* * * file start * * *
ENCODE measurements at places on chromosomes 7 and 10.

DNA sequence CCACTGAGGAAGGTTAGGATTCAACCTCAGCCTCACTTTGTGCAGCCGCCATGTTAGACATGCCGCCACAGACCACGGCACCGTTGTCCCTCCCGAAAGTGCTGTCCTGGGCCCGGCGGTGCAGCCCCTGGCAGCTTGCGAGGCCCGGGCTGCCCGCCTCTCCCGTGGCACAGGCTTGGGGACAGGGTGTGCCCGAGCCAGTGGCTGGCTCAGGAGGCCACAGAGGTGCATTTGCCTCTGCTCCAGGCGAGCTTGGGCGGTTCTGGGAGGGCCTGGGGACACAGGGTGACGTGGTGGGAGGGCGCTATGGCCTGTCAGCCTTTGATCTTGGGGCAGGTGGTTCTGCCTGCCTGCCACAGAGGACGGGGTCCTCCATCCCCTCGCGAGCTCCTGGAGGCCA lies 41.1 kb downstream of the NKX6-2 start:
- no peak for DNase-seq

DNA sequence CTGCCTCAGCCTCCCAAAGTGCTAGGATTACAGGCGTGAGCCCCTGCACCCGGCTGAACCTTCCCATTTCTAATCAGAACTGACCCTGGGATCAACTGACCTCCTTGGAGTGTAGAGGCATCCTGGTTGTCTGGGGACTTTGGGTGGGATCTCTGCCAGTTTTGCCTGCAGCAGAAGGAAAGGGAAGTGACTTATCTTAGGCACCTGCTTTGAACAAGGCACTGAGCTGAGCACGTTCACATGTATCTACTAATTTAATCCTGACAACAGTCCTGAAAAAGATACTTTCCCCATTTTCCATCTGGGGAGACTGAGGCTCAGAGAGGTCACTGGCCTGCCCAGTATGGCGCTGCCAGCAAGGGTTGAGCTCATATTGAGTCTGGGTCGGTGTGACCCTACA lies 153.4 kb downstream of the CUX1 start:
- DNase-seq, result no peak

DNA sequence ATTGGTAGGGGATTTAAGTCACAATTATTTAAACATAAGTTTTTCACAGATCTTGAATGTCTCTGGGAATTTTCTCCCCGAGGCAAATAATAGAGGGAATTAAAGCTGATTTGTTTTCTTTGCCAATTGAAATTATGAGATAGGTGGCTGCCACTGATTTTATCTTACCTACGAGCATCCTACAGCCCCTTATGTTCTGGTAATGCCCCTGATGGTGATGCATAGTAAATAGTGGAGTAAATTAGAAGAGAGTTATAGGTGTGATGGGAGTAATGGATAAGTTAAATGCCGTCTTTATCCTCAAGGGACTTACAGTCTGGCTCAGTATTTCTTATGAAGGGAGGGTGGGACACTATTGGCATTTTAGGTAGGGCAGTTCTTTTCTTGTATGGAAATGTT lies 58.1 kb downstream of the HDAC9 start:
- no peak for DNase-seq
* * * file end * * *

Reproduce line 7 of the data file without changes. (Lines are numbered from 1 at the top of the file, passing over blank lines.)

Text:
- no peak for DNase-seq